Right as I finished the last paragraph, Fox was on the "story" again. A 20-something from Milwaukee is now being questioned in relation to the post. He came forward after the story broke, apparently. Catherine Herridge, the Fox contributor who was jabbering about this, advised us that (a) Homeland Security thinks this is nonsense, (b) the FBI has no credible intelligence to back these claims up, (c) that the originally followed up on the post as early as Monday, (d) the authorities quickly debunked the story and (e) that there are no "streams of intelligence" supporting the risk of an attack.

By the way, I doubt the kid in Milwaukee is the original source for the crazy dirty bomb threat. As mentioned, the seven stadium spectacular was mentioned as early as October 3 at Justcurio.us, "an anonymous question and answer system, open to anyone, with one simple rule: to ask a question, you must first answer someone else's question." If you want to read the whole thing, and you skipped the earlier link, you can find it here. The original poster there had an Australian IP address. Nothing's impossible, but it seems unlikely that the Wisconsinite currently talking with the Feds would be pushing the same story in a different forum ten days earlier while spoofing and Aussie IP and would then come forward.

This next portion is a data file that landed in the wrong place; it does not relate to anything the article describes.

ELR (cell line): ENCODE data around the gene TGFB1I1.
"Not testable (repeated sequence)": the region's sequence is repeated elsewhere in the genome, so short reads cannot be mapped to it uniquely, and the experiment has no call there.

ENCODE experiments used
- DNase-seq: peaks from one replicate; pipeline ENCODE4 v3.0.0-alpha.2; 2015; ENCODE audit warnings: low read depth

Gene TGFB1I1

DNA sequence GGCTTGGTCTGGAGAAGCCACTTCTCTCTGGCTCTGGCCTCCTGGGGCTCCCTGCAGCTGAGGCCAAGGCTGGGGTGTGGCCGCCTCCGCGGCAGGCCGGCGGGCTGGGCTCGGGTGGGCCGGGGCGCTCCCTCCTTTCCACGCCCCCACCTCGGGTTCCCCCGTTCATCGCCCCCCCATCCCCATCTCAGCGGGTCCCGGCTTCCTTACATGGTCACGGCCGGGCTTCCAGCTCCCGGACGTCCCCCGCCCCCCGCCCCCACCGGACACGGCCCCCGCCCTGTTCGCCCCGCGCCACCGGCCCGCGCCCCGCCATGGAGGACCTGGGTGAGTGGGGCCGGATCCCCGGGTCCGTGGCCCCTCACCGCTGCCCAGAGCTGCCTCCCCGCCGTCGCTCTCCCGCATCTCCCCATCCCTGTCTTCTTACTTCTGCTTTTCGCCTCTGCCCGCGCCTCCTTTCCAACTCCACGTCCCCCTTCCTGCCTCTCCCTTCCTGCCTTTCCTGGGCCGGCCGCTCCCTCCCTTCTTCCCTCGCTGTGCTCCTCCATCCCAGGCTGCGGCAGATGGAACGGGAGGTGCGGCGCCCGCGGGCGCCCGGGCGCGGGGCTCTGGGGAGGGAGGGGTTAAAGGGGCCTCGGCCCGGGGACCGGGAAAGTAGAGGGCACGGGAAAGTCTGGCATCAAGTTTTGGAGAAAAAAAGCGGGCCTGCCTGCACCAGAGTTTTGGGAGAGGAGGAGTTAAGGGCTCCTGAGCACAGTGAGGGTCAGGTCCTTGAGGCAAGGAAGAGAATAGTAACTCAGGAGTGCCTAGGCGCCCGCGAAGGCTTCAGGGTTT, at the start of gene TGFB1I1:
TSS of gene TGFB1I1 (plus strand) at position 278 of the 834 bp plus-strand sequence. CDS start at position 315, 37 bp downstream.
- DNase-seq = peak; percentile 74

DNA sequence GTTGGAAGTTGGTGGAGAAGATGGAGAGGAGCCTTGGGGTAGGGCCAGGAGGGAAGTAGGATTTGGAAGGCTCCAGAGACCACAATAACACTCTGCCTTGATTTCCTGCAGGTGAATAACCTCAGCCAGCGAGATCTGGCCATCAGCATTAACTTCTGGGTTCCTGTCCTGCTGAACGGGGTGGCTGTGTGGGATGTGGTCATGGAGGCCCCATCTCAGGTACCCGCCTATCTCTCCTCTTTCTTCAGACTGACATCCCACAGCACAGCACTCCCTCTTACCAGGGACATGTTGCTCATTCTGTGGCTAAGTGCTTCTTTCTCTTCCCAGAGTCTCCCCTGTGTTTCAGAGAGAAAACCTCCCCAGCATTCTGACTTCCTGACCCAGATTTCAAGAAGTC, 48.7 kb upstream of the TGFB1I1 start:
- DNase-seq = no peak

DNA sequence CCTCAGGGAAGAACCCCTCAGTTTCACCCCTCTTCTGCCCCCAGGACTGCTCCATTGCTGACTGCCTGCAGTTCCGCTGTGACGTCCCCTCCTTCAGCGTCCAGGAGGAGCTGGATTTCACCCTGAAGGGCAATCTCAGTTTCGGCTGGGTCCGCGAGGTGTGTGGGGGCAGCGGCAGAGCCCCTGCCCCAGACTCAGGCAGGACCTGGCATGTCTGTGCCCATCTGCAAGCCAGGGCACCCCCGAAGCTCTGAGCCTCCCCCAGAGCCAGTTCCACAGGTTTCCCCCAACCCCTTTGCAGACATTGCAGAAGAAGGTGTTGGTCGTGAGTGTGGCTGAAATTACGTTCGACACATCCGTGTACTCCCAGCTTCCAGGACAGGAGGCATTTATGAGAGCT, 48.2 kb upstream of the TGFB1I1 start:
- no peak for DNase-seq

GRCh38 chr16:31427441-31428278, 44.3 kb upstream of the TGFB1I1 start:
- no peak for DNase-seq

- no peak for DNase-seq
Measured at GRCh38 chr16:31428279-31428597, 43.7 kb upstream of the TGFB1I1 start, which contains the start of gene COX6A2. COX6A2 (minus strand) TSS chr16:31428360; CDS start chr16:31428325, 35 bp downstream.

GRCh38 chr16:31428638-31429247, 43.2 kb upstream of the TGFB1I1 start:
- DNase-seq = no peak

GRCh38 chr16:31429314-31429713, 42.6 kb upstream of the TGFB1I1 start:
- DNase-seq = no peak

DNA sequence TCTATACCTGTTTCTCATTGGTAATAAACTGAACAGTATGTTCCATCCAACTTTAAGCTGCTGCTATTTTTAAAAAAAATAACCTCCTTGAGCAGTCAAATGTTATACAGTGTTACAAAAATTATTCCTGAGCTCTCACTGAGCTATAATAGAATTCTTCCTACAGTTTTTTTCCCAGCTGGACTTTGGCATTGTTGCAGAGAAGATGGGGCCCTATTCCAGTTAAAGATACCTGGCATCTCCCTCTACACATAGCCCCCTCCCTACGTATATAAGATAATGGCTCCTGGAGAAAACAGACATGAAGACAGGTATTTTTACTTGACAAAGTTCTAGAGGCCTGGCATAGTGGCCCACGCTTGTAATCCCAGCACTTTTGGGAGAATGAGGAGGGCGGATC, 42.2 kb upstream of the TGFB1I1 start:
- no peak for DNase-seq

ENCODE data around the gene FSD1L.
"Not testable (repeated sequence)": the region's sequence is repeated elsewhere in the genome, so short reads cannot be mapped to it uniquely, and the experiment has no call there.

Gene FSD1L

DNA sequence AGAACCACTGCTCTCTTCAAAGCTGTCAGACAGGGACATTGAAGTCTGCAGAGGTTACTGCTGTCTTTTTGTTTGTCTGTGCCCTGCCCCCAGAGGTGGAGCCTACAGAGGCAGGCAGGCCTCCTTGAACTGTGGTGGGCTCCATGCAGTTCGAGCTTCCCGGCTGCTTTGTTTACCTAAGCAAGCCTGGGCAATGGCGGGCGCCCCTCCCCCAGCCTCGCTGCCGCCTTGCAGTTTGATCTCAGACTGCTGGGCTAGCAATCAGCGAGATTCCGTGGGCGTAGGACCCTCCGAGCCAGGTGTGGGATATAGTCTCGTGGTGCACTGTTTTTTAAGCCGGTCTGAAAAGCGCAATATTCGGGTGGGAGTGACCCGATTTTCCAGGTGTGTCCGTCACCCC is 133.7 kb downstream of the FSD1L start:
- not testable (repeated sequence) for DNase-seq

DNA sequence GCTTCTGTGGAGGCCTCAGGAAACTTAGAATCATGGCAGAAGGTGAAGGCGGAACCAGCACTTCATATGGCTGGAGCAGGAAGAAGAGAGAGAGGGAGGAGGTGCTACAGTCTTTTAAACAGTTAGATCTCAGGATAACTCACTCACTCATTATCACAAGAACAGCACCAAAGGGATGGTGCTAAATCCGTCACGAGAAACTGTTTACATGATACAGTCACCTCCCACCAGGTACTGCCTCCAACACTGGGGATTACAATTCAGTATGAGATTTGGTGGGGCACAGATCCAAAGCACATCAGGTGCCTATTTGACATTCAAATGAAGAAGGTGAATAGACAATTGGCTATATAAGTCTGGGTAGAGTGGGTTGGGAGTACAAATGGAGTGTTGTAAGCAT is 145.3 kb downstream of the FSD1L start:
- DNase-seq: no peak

So, how did they end the story? "Sounds like everything is okey dokey"? "Well, it seems as though we have wasted time and resources pimping this stupid non-story"? "Maybe we should leave this one alone, it doesn't look like news to me"?

Nope. They wondered aloud whether this really was a mere prank or if it might perhaps be part of a deliberate campaign of disinformation designed to influence the November elections. How much more pathetic can on get? The only disinformation campaign seems to be coming from the media.

Last night, I had a friend who operates a business call me. He said that he had been talking to a friend, a doctor, who had heard something on the radio about how terrorists planned on blowing up a series of NFL games with briefcase nukes. This morning, my insurance agent asked me if I thought all of this news about a potential bombing was going to keep people away from the games.